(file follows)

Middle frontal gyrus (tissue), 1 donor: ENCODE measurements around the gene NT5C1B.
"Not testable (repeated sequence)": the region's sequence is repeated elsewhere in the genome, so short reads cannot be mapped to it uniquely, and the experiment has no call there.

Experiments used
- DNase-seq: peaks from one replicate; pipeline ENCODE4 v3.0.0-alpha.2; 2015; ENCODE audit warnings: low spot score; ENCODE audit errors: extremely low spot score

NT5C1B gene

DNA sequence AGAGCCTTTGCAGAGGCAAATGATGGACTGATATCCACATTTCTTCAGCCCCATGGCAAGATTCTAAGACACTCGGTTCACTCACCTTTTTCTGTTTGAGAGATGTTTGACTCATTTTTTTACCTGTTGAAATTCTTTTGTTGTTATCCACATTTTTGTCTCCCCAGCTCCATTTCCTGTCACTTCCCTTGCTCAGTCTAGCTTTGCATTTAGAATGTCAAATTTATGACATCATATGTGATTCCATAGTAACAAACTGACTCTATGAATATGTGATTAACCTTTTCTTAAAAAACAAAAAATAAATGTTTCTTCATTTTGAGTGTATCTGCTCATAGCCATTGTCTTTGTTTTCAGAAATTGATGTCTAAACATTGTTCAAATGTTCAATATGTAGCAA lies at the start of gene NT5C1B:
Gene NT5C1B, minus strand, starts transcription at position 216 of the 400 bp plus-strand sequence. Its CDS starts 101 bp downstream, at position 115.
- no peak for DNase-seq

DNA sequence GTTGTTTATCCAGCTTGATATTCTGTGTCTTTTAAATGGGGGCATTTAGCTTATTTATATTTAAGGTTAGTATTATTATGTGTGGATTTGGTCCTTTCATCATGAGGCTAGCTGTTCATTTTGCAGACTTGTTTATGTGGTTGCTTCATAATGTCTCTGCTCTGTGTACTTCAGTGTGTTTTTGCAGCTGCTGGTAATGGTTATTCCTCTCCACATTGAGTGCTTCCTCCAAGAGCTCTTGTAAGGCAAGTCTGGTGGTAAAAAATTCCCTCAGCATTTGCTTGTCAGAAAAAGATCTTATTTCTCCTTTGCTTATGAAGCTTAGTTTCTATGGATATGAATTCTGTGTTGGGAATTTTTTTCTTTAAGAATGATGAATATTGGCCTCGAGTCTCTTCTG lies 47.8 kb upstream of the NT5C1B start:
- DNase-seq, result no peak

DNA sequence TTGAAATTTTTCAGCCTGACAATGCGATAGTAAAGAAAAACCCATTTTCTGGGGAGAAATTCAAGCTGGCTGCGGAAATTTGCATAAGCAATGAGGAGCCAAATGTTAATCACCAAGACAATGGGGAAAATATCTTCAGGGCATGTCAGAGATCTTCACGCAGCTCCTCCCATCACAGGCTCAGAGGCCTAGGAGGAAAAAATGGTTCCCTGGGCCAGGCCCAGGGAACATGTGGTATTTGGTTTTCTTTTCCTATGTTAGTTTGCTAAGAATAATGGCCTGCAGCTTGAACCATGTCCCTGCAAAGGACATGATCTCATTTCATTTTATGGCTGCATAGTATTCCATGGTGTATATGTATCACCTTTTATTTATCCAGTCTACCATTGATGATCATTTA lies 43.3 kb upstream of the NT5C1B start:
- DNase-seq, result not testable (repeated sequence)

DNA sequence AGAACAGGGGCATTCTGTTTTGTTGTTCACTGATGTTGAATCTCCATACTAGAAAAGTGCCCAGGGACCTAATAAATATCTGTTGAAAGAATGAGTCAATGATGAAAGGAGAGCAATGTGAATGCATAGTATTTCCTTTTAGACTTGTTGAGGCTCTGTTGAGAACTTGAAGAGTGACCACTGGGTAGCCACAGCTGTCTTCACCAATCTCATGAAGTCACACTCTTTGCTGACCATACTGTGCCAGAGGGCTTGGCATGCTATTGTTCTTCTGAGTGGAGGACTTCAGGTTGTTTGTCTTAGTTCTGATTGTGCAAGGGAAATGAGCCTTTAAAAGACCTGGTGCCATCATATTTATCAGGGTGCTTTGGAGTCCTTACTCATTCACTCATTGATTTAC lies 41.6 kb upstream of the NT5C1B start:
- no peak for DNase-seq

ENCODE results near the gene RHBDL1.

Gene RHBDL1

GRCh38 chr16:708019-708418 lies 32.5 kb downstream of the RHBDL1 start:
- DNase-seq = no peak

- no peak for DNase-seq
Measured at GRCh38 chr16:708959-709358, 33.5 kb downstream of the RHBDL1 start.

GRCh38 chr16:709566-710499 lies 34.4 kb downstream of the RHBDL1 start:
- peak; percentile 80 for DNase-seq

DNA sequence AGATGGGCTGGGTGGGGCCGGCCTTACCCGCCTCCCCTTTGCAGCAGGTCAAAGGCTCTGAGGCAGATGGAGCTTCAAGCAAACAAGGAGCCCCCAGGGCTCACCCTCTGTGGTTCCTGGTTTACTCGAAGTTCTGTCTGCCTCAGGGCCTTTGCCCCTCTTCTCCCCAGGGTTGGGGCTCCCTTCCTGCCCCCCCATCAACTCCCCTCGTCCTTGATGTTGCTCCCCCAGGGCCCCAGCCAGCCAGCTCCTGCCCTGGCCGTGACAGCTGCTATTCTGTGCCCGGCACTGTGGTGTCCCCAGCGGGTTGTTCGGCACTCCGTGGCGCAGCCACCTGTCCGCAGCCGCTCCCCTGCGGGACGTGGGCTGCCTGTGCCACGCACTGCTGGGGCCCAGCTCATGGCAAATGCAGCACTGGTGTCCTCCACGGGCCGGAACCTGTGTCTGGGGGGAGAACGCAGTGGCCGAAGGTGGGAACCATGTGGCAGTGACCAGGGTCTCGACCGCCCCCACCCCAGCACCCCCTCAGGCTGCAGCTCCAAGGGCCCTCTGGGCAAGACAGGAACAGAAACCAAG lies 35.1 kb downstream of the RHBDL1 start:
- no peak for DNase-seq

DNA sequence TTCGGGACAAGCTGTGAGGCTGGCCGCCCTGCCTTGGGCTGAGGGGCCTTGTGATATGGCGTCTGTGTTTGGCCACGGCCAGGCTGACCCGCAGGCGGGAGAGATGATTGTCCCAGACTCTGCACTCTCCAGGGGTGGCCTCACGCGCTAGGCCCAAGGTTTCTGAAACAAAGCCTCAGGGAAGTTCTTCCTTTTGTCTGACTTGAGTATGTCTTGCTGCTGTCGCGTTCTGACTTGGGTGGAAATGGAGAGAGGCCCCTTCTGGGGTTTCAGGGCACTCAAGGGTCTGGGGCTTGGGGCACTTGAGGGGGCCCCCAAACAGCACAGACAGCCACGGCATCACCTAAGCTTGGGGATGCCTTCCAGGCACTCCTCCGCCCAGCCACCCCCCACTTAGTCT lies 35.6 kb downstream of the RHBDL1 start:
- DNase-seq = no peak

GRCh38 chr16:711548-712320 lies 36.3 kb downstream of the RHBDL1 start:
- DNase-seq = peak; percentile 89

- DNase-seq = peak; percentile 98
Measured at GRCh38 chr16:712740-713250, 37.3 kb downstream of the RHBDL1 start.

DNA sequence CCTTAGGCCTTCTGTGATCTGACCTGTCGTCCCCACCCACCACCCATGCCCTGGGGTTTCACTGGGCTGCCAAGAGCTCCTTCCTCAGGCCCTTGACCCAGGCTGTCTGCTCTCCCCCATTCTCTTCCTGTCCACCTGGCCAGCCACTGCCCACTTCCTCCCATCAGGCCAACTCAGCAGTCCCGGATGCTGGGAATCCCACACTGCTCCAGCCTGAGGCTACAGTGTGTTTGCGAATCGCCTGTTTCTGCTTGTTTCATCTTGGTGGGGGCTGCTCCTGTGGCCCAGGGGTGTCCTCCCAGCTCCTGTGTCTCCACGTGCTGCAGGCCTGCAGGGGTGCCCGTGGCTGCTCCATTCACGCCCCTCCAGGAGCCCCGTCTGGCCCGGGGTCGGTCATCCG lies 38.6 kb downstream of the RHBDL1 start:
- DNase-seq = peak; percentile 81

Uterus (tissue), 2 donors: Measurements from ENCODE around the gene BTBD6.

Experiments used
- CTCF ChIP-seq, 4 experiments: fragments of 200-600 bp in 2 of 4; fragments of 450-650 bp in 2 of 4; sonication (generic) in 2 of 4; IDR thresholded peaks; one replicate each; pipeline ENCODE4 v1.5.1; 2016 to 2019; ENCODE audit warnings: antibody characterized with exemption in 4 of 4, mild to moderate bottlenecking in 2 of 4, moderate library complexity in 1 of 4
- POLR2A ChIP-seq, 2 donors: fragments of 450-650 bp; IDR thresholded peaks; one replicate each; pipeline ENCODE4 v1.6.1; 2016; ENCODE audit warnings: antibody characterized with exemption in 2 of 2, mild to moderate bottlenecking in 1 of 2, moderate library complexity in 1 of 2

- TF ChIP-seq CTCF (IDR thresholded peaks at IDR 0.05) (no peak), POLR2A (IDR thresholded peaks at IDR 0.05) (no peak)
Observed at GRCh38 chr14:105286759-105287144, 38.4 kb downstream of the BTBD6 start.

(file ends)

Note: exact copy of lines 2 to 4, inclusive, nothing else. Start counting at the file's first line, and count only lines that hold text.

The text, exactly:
"Not testable (repeated sequence)": the region's sequence is repeated elsewhere in the genome, so short reads cannot be mapped to it uniquely, and the experiment has no call there.

Experiments used
- DNase-seq: peaks from one replicate; pipeline ENCODE4 v3.0.0-alpha.2; 2015; ENCODE audit warnings: low spot score; ENCODE audit errors: extremely low spot score